A ricotta style cheese is easy to make with skim milk power, hot water and a bit of vinegar or lemon juice.
#100daysofcooking, Recipes

Day 73: Who made the cheese? That would be me

Lemon Farfalle with Peas and Homemade Ricotta

I’ve combined baking powder and vinegar to make volcanoes. I have mixed water and cornstarch to make Oobleek.

So when I read that I could turn milk powder and water into cheese, well … hell’s bells, count me in.

It all comes back to the zombie apocalypse / emergency preparedness research done for yesterday’s post on what to do with skim milk powder. Sure, I made a trio of beverages and aggregated a list of other tricks and tips.

But making your own cheese deserved further investigation.

This homemade cheese is a version of ricotta, which itself technically isn’t a cheese at all because it is made from cheese byproducts. In Italy, the byproducts would normally be the whey that is drained off while making mozzarella or provolone.

Ricotta, which translates to re-cooked, is made when an acid and heat are added to the whey. In your kitchen, you make ricotta by adding the acid to hot milk — or, in this case, milk made from skim milk powder.

It takes about a half-hour or so to make (most of this time is spent bringing the skim milk power and water up to temperature). Once it is drained, it can be used right away which is what we did in a lemon ricotta farfalle.

Kitchen Castoff Used

Skim milk powder

Lemon Farfalle with Peas and Homemade Ricotta Cheese
Lemon Farfalle with Peas and Homemade Ricotta Cheese

This is how we did it

For the ricotta cheese

The amount of cheese you make will be equal to the amount of skim milk powder you use. The ratio of water to skim milk powder is 2 – 1. I looked at a couple of recipes, including this one from Food Storage Made Easy and this one from momprepares.com.


  • 1 cup skim milk powder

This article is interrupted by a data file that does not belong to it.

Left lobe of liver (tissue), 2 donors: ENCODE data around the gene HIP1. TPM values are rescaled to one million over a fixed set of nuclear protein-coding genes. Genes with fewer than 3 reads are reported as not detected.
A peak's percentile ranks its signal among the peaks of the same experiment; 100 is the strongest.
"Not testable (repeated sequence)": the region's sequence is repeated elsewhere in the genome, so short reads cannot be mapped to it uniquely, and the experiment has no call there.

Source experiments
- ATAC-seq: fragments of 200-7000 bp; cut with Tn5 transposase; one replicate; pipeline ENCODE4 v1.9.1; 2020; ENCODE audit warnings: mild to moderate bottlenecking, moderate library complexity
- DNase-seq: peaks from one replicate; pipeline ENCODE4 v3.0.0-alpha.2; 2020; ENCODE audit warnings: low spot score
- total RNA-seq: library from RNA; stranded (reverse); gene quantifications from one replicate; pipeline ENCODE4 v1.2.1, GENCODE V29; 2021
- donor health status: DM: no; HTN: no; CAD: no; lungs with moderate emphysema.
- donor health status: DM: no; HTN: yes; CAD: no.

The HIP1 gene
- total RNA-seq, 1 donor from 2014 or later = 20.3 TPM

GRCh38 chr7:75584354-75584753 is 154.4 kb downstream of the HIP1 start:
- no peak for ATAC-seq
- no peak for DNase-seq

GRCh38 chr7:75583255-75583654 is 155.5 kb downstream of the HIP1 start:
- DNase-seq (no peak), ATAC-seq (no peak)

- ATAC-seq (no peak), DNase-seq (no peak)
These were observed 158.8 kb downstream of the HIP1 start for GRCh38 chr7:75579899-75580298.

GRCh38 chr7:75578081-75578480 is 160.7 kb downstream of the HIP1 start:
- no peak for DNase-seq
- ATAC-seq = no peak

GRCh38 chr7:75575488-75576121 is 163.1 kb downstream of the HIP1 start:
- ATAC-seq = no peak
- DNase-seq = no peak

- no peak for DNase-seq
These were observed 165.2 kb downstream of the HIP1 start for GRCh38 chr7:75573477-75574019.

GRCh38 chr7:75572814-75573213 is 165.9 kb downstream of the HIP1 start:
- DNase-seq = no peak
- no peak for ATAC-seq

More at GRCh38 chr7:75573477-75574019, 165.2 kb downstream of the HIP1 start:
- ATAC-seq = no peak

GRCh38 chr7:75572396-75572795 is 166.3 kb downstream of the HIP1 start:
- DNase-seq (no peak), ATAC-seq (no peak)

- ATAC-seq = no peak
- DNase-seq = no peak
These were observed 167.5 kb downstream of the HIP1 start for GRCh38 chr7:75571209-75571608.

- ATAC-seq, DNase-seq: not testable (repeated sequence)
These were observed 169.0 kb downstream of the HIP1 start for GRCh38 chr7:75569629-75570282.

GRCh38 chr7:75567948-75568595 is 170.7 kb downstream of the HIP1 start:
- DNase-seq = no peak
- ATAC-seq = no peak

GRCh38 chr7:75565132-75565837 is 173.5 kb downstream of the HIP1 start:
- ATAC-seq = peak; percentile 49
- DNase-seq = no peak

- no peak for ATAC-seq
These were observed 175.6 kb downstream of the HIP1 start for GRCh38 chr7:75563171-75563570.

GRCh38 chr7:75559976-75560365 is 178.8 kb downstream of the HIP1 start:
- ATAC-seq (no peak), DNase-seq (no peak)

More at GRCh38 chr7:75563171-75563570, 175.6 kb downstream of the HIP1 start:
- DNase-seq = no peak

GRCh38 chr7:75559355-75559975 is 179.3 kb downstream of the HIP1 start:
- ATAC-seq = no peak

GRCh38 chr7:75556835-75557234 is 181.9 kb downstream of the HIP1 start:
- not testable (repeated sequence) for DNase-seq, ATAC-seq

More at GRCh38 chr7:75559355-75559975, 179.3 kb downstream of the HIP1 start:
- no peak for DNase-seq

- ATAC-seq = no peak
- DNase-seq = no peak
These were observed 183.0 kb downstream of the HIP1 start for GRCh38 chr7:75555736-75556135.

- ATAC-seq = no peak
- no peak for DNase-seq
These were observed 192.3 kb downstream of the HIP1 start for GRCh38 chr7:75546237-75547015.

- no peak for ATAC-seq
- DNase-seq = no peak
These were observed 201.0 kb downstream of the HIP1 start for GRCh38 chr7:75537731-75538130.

• 2 cups water
  • 2 – 4 tbsps vinegar or lemon juice
  • a bit of salt


Combine the powdered milk and water in a saucepan over medium-low heat and keep a thermometer at hand. Stir the milk until it reaches 180 degrees (just below the boiling point).

Stir in the vinegar or lemon juice, mixing well. Cover with a clean kitchen cloth, and let it sit for about 10 – 15 minutes until it is cool. Then drain away the liquid, using either cheese cloth or a strainer. (I used a strainer and it worked fine.)

Note: After I put in the vinegar and left it, I went back and nothing had happened — there were a few bits of cheesy curds at the bottom of the pot. I solved this by bringing the same batch of liquid and milk powder back up to heat, then added more vinegar. It immediately separated out into curds.

For the Lemon Ricotta Farfalle with Peas

Quick, easy and tasty. There are lots of versions of this; I borrowed this one from steelehousekitchen.com.


  • Farfalle pasta, cooked according to directions. We usually cook about half a box for the two of us
  • ½ cup reserved pasta water
  • 1 cup or so of ricotta
  • ¼ cup grated Parmesan
  • 2 tbsp lemon juice
  • 1 tbsp lemon zest
  • ½ tsp salt
  • ¾ cup frozen peas, thawed
  • 1 tbsp chopped fresh basil (or 1 tsp dried)
  • ½ tsp chopped fresh mint (optional)


Cook pasta according to the directions on the box. Reserve ½ cup of the water that the pasta was cooked in. In a large bowl, combine ricotta, Parmesan cheese, lemon juice, lemon zest, and salt. Fold in peas and add the reserved water. Mix well.

Add the cooked pasta to the cheese mixture, sprinkle in the herbs, and stir to evenly coat.

Curious about my “Kitchen Castoffs” concept? Here’s the explainer describing my 100-day project.

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